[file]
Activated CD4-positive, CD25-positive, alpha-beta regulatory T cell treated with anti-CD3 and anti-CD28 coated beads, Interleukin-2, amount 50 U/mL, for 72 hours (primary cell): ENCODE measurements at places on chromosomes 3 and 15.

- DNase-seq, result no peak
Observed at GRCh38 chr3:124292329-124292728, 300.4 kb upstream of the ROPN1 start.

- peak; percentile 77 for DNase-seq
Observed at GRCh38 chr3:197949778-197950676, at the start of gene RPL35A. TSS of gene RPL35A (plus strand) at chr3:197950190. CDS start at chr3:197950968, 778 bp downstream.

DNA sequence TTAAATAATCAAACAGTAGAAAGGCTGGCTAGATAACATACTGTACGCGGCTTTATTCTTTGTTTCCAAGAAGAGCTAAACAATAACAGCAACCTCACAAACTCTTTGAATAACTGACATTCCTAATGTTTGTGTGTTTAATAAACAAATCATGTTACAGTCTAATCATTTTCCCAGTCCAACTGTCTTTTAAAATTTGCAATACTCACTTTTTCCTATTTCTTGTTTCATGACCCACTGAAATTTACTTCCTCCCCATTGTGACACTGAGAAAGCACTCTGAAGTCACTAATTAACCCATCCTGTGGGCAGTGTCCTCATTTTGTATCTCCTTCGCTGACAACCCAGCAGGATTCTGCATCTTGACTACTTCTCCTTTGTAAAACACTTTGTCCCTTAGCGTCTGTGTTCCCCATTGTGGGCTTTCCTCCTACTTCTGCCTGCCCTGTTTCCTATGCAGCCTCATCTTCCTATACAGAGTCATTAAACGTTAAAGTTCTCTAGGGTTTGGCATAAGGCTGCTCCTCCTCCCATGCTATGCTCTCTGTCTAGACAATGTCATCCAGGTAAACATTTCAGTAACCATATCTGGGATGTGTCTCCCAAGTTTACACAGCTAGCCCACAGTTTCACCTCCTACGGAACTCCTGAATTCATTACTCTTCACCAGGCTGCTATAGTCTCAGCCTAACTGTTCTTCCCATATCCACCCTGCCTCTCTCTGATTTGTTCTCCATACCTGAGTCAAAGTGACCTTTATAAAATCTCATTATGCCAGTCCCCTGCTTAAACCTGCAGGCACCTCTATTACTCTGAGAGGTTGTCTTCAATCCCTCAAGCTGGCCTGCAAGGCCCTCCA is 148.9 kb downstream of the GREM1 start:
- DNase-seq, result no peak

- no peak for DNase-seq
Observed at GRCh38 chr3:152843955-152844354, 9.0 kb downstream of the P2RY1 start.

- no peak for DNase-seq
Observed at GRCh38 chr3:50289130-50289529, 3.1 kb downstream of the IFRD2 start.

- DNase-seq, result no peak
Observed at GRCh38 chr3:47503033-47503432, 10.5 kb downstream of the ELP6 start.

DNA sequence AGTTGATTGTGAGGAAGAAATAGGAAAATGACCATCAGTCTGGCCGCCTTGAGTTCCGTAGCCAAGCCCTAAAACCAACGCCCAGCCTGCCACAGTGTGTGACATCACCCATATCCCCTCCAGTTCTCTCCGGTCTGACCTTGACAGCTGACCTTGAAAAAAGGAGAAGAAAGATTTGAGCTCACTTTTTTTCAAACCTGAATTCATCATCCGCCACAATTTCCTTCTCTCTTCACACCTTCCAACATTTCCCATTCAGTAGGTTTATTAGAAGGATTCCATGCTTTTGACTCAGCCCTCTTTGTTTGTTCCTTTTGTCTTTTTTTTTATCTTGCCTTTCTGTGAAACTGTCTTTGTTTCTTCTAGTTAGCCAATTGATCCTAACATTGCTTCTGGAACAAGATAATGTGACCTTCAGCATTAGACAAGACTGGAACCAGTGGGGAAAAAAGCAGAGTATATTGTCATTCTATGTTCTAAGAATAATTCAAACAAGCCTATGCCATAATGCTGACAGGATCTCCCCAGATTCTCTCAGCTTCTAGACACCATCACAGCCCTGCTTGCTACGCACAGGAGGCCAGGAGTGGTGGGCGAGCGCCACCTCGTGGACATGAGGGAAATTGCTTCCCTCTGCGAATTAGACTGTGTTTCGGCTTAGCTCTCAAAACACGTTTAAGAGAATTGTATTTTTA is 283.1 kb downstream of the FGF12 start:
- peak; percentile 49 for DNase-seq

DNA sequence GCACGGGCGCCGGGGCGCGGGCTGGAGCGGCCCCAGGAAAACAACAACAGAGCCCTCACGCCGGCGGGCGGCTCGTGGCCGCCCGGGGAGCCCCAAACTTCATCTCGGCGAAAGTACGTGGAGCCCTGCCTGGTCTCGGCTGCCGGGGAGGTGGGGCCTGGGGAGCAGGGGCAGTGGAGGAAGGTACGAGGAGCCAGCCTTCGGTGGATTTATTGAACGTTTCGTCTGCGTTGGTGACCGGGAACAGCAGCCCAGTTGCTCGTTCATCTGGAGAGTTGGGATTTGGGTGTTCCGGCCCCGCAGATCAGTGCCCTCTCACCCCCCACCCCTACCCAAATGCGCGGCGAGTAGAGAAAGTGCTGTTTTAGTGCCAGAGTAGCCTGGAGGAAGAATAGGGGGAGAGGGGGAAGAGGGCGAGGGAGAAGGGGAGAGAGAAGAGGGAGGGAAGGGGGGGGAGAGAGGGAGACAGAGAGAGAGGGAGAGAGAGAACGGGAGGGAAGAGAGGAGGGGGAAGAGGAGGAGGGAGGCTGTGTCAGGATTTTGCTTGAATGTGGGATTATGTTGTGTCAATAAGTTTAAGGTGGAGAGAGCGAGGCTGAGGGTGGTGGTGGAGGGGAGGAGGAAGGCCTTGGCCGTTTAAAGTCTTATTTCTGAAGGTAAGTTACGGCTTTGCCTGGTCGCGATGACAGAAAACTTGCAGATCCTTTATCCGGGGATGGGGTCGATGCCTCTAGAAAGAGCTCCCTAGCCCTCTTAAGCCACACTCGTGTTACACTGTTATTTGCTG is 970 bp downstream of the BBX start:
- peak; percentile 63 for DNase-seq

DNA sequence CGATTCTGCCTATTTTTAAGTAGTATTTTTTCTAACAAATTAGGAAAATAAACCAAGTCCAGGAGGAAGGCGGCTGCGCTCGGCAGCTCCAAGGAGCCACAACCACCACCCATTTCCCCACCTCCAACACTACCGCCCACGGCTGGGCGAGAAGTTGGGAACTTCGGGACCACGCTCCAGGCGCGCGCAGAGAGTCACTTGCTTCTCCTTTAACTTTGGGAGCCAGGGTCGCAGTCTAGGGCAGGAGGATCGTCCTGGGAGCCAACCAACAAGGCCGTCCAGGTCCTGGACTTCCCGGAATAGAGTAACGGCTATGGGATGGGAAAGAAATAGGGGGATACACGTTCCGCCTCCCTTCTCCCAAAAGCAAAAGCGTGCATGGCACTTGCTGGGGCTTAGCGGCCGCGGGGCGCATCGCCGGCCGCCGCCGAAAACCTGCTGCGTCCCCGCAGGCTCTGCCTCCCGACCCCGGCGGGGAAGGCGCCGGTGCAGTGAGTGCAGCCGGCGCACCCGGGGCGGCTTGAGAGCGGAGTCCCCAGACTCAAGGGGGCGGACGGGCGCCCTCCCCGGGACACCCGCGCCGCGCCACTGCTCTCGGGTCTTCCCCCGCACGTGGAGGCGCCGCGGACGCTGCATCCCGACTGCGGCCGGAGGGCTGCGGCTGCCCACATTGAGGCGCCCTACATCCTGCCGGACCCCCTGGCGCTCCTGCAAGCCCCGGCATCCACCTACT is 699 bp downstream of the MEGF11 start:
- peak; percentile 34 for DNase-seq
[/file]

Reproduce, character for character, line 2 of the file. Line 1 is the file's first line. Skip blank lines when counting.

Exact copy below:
- DNase-seq, result no peak